want to open a small brewery...any input/experience???

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Tresden

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I'm seriously considering investing money earned in college into my own operation after college. I guess what I'm unsure of is how much should I realistically expect to have to invest to get things started? I'll probably start with a 40 Gallon fermenter just to see how things go. That's the scale I'm talking about here. Thoughts? Experience?
 

upperNY01brewer

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Im curious myself, Ive been having the same idea but unsure where and how to get the funding. Im thinking he best idea at this point would be to speak to someone who has already done it. Im going to a local micro and see if I can catch up to the owner who from all indications is a very personable individual and is willing to talk to people. Keep me posted if you get any info.
 

ColonelForbin

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i would suggest visiting probrewer.com try getting a small job in a brewery or brewpub even if it is for volunteer and once a week for a few hours. expect it to cost more than you think it will cost. a lot more. i am planning on going pro in a few years. in the mean time i am in the process of getting registered for the american brewers guild and starting to brew some 30 gallon batches at my local brewpub. looking for a job at a brewery right now.
 

pericles

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TheBrewingNetwork has a show on nano-breweries that you should definitely listen to if you're serious.

My first response, however, is that 40 gallons is far too small a fermenter to make your plan work. You'll have to pay a fortune in licensing fees to both the federal and state regulatory commissions, and you'll have to comply with both state and local health regulations (which means money on equipment, space, testing, etc.) 40 gallons, moreover, isn't even enough to keep a single bar supplied for a month.

I just don't see a way to recoup your costs. I'd definitely push for you to take Colonel Forbin's suggestion and get started working in a brewery for a while first, even if only to discover all the hidden costs involved before you make the plunge.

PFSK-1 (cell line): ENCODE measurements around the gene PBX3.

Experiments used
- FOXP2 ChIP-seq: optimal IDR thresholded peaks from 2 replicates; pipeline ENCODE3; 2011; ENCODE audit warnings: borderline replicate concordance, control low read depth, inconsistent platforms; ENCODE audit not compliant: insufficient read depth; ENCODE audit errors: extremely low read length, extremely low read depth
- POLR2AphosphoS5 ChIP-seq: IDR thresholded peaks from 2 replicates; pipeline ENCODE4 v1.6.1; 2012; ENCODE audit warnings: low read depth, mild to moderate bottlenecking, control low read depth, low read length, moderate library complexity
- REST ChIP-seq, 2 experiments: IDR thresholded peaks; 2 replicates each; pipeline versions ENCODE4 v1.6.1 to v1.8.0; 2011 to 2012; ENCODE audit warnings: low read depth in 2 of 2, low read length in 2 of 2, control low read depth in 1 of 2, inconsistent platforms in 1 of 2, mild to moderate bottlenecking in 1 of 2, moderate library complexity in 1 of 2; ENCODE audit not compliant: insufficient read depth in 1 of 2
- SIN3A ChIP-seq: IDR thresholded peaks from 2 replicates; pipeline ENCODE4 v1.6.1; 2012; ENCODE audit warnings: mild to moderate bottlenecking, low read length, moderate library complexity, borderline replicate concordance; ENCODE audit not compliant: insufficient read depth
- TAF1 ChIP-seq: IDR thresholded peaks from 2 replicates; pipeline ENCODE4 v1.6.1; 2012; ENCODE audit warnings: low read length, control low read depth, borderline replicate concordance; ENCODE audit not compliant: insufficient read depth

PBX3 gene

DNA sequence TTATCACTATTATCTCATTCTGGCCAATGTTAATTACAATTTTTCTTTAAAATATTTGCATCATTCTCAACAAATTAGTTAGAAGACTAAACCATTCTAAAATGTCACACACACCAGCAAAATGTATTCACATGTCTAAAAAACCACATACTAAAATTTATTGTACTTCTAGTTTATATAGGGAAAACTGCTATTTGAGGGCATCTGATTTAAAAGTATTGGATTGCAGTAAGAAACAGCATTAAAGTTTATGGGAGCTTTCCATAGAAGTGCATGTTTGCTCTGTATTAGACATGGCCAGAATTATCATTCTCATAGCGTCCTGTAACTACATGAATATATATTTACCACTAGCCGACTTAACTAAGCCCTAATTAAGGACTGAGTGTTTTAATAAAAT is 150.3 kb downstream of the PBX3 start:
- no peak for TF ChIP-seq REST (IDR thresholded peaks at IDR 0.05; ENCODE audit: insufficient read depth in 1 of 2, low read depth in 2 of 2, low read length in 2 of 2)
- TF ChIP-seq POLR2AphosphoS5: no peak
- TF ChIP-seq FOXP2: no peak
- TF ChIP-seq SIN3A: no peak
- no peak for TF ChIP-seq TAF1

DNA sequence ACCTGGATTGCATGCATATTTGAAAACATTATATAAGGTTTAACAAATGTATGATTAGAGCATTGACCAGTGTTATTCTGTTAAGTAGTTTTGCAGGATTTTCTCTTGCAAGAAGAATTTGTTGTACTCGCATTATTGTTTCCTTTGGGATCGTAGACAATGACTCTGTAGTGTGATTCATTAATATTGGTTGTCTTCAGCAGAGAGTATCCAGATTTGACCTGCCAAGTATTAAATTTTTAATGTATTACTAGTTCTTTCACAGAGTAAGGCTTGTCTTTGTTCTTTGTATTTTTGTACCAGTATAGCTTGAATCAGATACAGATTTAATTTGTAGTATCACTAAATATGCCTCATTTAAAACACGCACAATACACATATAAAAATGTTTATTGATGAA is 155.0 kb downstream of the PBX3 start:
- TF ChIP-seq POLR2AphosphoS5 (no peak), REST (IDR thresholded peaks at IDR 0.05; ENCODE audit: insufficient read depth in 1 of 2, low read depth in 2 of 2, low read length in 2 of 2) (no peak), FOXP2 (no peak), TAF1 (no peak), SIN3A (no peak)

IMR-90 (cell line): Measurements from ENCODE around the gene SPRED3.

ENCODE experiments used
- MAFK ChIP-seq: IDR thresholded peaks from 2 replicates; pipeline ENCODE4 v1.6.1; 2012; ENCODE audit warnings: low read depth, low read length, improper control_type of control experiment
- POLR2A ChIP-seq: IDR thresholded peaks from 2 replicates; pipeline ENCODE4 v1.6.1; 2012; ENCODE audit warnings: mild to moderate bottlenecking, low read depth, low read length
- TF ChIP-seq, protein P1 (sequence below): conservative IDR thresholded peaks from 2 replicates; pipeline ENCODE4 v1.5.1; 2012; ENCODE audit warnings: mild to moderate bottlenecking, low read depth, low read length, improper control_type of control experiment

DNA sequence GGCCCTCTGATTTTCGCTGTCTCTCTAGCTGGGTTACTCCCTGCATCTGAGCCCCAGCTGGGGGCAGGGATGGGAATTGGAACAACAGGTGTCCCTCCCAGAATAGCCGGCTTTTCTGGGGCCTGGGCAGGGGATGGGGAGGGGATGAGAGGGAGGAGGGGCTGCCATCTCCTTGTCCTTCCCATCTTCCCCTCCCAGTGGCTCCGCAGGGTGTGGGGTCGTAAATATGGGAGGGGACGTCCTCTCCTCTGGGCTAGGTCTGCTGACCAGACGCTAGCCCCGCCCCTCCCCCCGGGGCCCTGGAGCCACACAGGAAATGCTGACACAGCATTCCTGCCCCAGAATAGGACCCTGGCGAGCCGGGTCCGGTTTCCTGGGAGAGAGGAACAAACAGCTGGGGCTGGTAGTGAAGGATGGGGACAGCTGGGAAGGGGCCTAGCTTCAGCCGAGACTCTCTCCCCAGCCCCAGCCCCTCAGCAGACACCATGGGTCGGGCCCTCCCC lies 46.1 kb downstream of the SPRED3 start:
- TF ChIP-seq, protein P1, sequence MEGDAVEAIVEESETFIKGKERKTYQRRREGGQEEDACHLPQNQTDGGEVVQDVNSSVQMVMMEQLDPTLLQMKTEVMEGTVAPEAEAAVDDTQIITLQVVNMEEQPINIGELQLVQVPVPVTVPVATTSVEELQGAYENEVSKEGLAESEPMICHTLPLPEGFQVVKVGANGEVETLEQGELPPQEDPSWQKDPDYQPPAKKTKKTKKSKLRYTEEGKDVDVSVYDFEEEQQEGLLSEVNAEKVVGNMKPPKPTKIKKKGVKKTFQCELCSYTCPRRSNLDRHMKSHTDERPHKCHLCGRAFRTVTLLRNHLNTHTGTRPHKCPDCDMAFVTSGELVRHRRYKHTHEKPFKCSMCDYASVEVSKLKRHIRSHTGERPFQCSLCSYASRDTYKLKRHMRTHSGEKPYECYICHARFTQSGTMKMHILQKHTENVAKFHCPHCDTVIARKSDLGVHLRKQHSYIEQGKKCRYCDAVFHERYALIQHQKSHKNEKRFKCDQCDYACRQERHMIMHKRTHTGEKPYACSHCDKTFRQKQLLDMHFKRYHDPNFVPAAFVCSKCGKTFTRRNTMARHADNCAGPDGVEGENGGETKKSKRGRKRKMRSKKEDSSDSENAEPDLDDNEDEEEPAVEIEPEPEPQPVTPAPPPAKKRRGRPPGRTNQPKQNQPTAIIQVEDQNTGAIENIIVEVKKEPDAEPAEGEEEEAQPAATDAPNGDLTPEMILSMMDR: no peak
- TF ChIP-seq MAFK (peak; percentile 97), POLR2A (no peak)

broadbill

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I'd do a search on here since plenty of other people have had the same thought as you, a few have pulled the trigger and done something about it.

FYI...I seem to remember a figure of 500K as a realistic estimate for a microbrewery startup.

Then there is the old joke: How do you become a millionaire brewing beer?


Answer: Start with 2 million!


Good luck!
 

Sigafoos

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40 gallons would put you firmly in the realm of nanobrewer. It's what we're doing right now, but you should understand that it won't make you any money. We're starting off nano as sort of a soft launch: if things go well, we'll expand to where we can start getting paid for the insane amount of work we'll have to do.

So if a few years of working another job while spending all your free time brewing sounds good, I say go for it. Though GA? Aren't they pretty restrictive on alcohol there?
 

glockentalk

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I was thinking about doing this a while back, and went to see a local small commercial brewer for advice. He said, "Tell you what. Come over to my place, bring your money, and we'll burn it in my fireplace."
 

pericles

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I've been seeing a lot of these replies in my in-box, and now I feel bad for being as pessimistic as I was. Like I say, there was a show on the brewing network about opening nano-breweries, which you should listen to. The mp3 is here.

Something else to consider is contract brewing. You could pay a local microbrewery an hourly rate to use their equipment during their off-production days. If you work the situation right, you could even do it without a permit. (For instance, they might produce the beer under their own permit, keep a small version of their logo on the label, and call it a different LINE of beers.) Doing that becomes complicated, and you should DEFINITELY consult with an attorney who specializes in that field before you go forward, but it is another option.
 
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Tresden

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yeah I think I'll pursue the contract brewing. That sounds pretty sweet. That's also how the microbrewery in my town got started. Although all the replies about making no money seem slightly unbelievable to me. I think microbreweries are pretty lucrative...
 

DrawTap88

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Great microbreweries are pretty lucrative (Sam Adams, Sierra Nevada, Bell's, Three Floyd's). Good microbreweries break even. Decent microbreweries go broke.

But, you'll never know until you take a shot at it. I'd suggest starting out with reading Beer School and Brewing Up a Business. Then writing a business plan so you have a road map as to the path you'd like the business to go in.
 
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